An interstellar navigation technique that taps into the highly periodic signals from X-ray pulsars is being developed by a team of scientists from the National Physical Laboratory (NPL) and the University of Leicester. Using a small X-ray telescope on board a craft, it should be possible to determine its position in deep space to an accuracy of 2 km, according to the researchers.
Referred to as XNAV, the system would use careful timing of pulsars – which are highly magnetized spinning neutron stars – to triangulate a spacecraft’s position relative to a standardized location, such as the centre-of-mass in the solar system, which lies within the Sun’s corona. As pulsars spin, they emit beams of electromagnetic radiation, including strong radio emission, from their magnetic poles. If these beams point towards Earth, they appear to “pulse” with each rapid rotation.
Some pulsars in binary systems also accrete gas from their companion star, which can gather over the pulsar’s poles and grow hot enough to emit X-rays. It is these X-ray pulsars that can be used for stellar navigation – radio antennas are big and bulky, whereas X-ray detectors are smaller, often armed with just a single-pixel sensor, and are easier to include within a spacecraft’s payload.
By 2013, theoretical work describing XNAV techniques had developed to the point where the European Space Agency commissioned a team, led by Setnam Shemar at NPL, to conduct a feasibility study, with an eye to one day using it on their spacecraft.
Shemar’s team analysed two techniques. The simplest is called “delta correction”, and works by timing incoming X-ray pulses – from a single pulsar – using an on-board atomic clock and comparing them to their expected time-of-arrival at the standardized location. The offset between these two timings, taken together with an initial estimated spacecraft position from ground tracking, can be used to obtain a more precise spacecraft position. This method is designed to be used in conjunction with ground-based tracking by NASA’s Deep Space Network or the European Space Tracking Network to provide more positional accuracy. Simulations indicated an accuracy of 2 km when locked onto a pulsar for 10 hours, or 5 km with just one hour of observation.
The benefits of this method would be most apparent in missions to the outer solar system, says Shemar, where the distance means that ground tracking is less accurate than within the inner solar system, where the XNAV system could be calibrated. However, Werner Becker of the Max Planck Institute for Extraterrestrial Physics, who was not involved in the current work, points out that such a system would not be automated and would still rely on communication with Earth.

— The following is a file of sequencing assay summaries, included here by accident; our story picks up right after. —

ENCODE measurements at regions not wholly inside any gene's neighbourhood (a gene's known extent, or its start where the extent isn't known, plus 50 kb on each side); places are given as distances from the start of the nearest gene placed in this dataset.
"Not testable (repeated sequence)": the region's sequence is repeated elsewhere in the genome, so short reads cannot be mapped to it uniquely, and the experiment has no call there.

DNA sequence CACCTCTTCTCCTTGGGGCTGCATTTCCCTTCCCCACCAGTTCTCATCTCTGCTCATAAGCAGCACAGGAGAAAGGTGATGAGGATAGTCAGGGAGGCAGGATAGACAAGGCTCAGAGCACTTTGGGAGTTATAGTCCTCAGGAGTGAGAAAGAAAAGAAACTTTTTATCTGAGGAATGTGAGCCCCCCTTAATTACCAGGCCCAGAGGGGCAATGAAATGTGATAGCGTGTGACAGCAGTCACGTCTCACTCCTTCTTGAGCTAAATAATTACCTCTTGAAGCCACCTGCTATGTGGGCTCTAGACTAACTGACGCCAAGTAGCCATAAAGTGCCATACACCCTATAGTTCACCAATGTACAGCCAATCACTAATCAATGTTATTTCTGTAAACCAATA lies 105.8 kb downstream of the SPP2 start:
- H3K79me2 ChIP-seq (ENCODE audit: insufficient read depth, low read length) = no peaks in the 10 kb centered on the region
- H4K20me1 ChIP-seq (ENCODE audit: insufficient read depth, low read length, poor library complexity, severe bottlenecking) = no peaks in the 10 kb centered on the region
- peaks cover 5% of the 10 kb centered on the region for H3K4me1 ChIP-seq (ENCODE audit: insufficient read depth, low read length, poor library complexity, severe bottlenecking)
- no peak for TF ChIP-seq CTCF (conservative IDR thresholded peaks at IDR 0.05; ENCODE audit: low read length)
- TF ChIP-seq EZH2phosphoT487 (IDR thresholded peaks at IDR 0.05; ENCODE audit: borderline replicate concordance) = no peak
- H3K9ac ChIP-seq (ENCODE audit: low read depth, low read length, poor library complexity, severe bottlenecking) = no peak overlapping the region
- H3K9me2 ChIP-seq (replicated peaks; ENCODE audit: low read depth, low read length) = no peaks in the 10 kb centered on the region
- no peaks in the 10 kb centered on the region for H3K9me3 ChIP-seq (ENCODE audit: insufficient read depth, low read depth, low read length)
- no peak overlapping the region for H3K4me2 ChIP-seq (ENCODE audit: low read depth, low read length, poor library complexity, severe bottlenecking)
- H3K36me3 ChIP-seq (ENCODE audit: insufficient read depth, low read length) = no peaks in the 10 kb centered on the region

Shemar agrees, which is why his team also considered a second technique, known as “absolute navigation”. To determine a location in 3D space, one must have the x, y and z co-ordinates, plus a time co-ordinate. If a spacecraft has an atomic clock on board, then this could be achieved by monitoring a minimum of three pulsars – if there is no atomic clock, a fourth pulsar would be required. The team’s simulations indicate that at the distance of Neptune, a spacecraft could autonomously measure its position to within 30 km in 3D space using the four-pulsar system.
Limits to technology
The downside to absolute navigation is that either more X-ray detectors are required – one for each pulsar – or a mechanism to allow the X-ray detector to slew to each pulsar in turn would need to be implemented. It’s a trade-off, points out Shemar, between accuracy and the practical limits of technology and cost. Becker, for instance, advocates using up to 10 pulsars to provide the highest accuracy, but implementing this on a spacecraft may be more difficult.
While the engineering behind such a steering mechanism is complex, “it’s not miles out of the scope of existing technology,” says Adrian Martindale of the University of Leicester, who participated in the feasibility study. In terms of the cost, complexity and size of X-ray detector required for XNAV, the team cites the example of the Mercury Imaging and X-ray Spectrometer (MIXS) instrument that will launch to the innermost planet on the upcoming Bepi-Colombo mission in 2018.
“We’ve shown that we think it is feasible to achieve,” Shemar told physicsworld.com, adding the caveat that some of the technology needs to catch up with the theoretical work. “Reducing the mass of the detector as far as possible, reducing the observation time for each pulsar and having a suitable steering mechanism are all significant challenges to be overcome.”
In February 2017, NASA plans to launch the Neutron star Interior Composition Explorer (NICER), to the International Space Station. Although primarily for X-ray astronomy, NICER will also perform a demonstration of XNAV. As this idea of pulsar-based navigation continues to grow, “space agencies may begin to take a more proactive role and start developing strategies for how an XNAV system could be implemented on a space mission,” says Shemar.
Becker is a little more sceptical about how soon XNAV will be ushered in for use on spacecraft. “The technology will become available when there is a need for it,” he says. “Autonomous pulsar navigation becomes attractive for deep-space missions but there are none planned for many years.”
The research is published in the journal Experimental Astronomy.